Market News

 April 11, 2012
Where Your Smartphone Energy Goes...

 New research out of Purdue University shows how free smartphone apps suck energy out of your phone. In summary, they spend 65-75% of their energy on "ad modules" --- "tracking the user's geographical location, sending information about the user to advertisers and downloading ads."

Well, as someone in the internet industry, I know that ads are financially responsible for many of the products and much of the content that we love --- without them, many of us simply wouldn't be able to do what we do. But 75% of energy --- wow. Good news is that the researchers are also working on a technique to reduce the energy usage of the apps by, so far, 20-65%.

Apps Sucking Your Smart Phone Dry

"It turns out the free apps aren't really free because they contain the hidden cost of reduced battery life," Y. Charlie Hu, a Purdue University professor of electrical and computer engineering, aptly notes. Power consumption isn't free, and it also isn't all that cheap.

That said, the research team has only examined 6 free apps so far, and there are millions out there.

In Hu and the team's work, they developed 'eprof' (for 'energy profiler'), which conducts a more detailed analysis than ever before of where a smartphone's energy goes. In the case of the extremely popular app Angry Birds, 25% of the energy went to playing the game and 75% went to the advertising modules. Hu noted they the team believed the energy is mainly used "to provide information about the user's geographical location so the ads can be more targeted or customized to that location," Hu said.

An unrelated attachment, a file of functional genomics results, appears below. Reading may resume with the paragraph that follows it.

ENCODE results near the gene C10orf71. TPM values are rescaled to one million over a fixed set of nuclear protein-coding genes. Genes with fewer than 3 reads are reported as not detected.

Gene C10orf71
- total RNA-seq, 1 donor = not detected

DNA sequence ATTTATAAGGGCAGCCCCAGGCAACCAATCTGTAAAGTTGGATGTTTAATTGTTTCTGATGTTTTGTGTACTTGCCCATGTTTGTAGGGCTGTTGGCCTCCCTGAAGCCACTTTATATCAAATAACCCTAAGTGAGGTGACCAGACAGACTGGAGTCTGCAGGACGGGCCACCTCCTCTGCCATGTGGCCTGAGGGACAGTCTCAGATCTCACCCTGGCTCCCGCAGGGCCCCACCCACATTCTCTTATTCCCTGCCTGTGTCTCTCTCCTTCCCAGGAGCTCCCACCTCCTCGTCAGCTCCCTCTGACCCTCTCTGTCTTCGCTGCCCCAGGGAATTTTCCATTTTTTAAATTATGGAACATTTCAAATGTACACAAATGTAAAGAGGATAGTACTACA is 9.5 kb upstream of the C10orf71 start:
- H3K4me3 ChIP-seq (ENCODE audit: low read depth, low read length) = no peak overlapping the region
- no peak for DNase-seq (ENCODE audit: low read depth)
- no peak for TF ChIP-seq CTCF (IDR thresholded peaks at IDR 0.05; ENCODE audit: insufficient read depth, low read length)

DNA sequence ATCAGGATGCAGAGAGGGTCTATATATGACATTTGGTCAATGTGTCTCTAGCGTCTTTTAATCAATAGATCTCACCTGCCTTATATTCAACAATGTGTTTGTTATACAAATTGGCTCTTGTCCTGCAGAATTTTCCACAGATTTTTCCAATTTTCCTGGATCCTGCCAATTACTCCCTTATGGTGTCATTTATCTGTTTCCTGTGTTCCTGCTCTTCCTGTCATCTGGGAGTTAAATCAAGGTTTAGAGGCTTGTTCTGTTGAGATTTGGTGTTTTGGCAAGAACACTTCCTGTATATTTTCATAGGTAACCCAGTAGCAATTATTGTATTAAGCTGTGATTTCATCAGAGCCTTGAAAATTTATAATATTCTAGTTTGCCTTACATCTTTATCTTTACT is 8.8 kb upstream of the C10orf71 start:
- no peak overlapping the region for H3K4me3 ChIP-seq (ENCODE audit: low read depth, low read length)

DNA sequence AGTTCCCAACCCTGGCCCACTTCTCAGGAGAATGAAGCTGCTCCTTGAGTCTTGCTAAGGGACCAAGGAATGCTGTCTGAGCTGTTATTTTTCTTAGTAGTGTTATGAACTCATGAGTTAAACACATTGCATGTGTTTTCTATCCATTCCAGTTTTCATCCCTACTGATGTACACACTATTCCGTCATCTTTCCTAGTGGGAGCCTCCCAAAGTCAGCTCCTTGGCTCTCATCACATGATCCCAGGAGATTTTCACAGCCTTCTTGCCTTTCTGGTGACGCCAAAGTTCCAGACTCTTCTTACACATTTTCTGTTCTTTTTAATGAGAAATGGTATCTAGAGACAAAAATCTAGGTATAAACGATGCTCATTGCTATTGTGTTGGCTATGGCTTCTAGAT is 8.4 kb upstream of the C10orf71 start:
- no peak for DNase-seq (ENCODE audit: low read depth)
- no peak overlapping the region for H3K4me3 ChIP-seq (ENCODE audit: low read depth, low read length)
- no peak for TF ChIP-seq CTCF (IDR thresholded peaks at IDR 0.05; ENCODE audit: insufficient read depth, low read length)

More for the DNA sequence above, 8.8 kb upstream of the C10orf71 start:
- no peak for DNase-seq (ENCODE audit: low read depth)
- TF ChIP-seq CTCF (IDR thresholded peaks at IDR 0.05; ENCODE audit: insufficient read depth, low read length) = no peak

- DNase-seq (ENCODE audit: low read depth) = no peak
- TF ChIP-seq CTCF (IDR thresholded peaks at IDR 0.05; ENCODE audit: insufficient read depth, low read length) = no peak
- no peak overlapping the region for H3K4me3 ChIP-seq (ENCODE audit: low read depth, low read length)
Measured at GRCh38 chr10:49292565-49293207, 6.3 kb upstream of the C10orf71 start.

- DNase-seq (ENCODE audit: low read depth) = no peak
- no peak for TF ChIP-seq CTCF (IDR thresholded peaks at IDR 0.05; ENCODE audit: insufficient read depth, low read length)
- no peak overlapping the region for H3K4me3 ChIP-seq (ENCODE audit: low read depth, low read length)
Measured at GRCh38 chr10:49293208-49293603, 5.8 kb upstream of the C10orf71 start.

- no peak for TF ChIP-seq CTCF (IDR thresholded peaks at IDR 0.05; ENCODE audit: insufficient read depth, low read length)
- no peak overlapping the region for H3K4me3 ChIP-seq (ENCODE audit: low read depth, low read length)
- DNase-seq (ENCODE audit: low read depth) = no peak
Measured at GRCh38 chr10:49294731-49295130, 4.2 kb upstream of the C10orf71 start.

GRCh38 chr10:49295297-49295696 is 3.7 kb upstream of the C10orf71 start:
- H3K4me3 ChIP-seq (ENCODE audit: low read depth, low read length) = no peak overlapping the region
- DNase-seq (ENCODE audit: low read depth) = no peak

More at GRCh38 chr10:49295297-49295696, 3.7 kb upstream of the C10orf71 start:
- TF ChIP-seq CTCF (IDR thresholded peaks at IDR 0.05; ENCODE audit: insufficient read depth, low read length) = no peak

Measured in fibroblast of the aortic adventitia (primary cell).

"Findings will be detailed in a research paper being presented during the EuroSys 2012 conference on April 10-13 in Bern, Switzerland," the Purdue news release stated. "The paper, written by Pathak, Hu and Ming Zhang, a researcher at Microsoft Research, also suggests a general approach for improving the energy efficiency of smartphone apps."

Fixing the Problem

It's often specific software flaws that actually suck a lot of the energy out of the smartphones. As such, some software-fixing technique could make a big difference.

Findings in the paper suggest a way to improve energy efficiency with a technique that has been shown to reduce the energy consumption of four apps by 20 percent to 65 percent.

The ultimate goal is to develop an "energy debugger" that automatically pinpoints flaws in software and fixes them without the intervention of a human software developer, Hu said.

Where did the impetus for this research begin? Apparently, some of the researchers had run into many reports of smartphone batteries dying far too quickly.

"We've been hearing about major problems lately in power usage," Hu said. "A smartphone battery is generally expected to last a day before recharging, but we're hearing about mysterious instances where the battery runs out in a few hours. Users have been complaining about this on Internet forums."